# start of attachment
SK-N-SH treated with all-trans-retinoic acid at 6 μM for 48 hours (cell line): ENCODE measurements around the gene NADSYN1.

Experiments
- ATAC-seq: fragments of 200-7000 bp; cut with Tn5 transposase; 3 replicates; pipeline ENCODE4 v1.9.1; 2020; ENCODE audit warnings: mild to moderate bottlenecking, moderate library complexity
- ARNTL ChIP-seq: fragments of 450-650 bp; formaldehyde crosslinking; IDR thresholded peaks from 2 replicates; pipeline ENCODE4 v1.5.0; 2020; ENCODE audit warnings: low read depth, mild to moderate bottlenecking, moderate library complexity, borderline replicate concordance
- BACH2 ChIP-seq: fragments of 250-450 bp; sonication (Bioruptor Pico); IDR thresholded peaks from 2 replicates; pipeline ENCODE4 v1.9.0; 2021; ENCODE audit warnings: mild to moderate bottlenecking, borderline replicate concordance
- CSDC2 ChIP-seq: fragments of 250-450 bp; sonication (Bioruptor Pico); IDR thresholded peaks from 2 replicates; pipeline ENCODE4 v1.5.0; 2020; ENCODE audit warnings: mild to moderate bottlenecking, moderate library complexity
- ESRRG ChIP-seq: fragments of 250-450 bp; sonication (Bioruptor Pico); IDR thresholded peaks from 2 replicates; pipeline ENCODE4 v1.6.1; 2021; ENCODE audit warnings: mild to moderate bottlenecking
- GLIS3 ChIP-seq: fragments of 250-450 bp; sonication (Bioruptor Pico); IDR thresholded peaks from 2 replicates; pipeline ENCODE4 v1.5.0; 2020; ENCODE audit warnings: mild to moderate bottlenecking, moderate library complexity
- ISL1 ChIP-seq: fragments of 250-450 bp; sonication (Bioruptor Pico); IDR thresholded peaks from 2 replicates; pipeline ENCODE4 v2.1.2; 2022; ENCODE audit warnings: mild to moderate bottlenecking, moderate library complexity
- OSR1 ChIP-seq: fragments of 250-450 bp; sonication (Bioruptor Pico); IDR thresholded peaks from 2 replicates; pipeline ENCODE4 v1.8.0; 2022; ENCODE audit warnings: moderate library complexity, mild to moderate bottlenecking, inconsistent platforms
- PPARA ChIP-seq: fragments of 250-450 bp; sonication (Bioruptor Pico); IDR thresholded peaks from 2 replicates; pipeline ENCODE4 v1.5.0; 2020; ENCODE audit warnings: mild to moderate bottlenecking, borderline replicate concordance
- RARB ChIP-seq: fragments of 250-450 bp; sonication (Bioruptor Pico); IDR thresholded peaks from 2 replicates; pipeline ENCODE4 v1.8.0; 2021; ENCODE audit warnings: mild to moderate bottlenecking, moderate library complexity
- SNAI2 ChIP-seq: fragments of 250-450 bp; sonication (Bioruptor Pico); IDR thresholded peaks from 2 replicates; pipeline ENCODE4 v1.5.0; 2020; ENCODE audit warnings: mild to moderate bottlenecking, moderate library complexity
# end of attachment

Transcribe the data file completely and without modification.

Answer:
SK-N-SH treated with all-trans-retinoic acid at 6 μM for 48 hours (cell line): ENCODE measurements around the gene NADSYN1.

Experiments
- ATAC-seq: fragments of 200-7000 bp; cut with Tn5 transposase; 3 replicates; pipeline ENCODE4 v1.9.1; 2020; ENCODE audit warnings: mild to moderate bottlenecking, moderate library complexity
- ARNTL ChIP-seq: fragments of 450-650 bp; formaldehyde crosslinking; IDR thresholded peaks from 2 replicates; pipeline ENCODE4 v1.5.0; 2020; ENCODE audit warnings: low read depth, mild to moderate bottlenecking, moderate library complexity, borderline replicate concordance
- BACH2 ChIP-seq: fragments of 250-450 bp; sonication (Bioruptor Pico); IDR thresholded peaks from 2 replicates; pipeline ENCODE4 v1.9.0; 2021; ENCODE audit warnings: mild to moderate bottlenecking, borderline replicate concordance
- CSDC2 ChIP-seq: fragments of 250-450 bp; sonication (Bioruptor Pico); IDR thresholded peaks from 2 replicates; pipeline ENCODE4 v1.5.0; 2020; ENCODE audit warnings: mild to moderate bottlenecking, moderate library complexity
- ESRRG ChIP-seq: fragments of 250-450 bp; sonication (Bioruptor Pico); IDR thresholded peaks from 2 replicates; pipeline ENCODE4 v1.6.1; 2021; ENCODE audit warnings: mild to moderate bottlenecking
- GLIS3 ChIP-seq: fragments of 250-450 bp; sonication (Bioruptor Pico); IDR thresholded peaks from 2 replicates; pipeline ENCODE4 v1.5.0; 2020; ENCODE audit warnings: mild to moderate bottlenecking, moderate library complexity
- ISL1 ChIP-seq: fragments of 250-450 bp; sonication (Bioruptor Pico); IDR thresholded peaks from 2 replicates; pipeline ENCODE4 v2.1.2; 2022; ENCODE audit warnings: mild to moderate bottlenecking, moderate library complexity
- OSR1 ChIP-seq: fragments of 250-450 bp; sonication (Bioruptor Pico); IDR thresholded peaks from 2 replicates; pipeline ENCODE4 v1.8.0; 2022; ENCODE audit warnings: moderate library complexity, mild to moderate bottlenecking, inconsistent platforms
- PPARA ChIP-seq: fragments of 250-450 bp; sonication (Bioruptor Pico); IDR thresholded peaks from 2 replicates; pipeline ENCODE4 v1.5.0; 2020; ENCODE audit warnings: mild to moderate bottlenecking, borderline replicate concordance
- RARB ChIP-seq: fragments of 250-450 bp; sonication (Bioruptor Pico); IDR thresholded peaks from 2 replicates; pipeline ENCODE4 v1.8.0; 2021; ENCODE audit warnings: mild to moderate bottlenecking, moderate library complexity
- SNAI2 ChIP-seq: fragments of 250-450 bp; sonication (Bioruptor Pico); IDR thresholded peaks from 2 replicates; pipeline ENCODE4 v1.5.0; 2020; ENCODE audit warnings: mild to moderate bottlenecking, moderate library complexity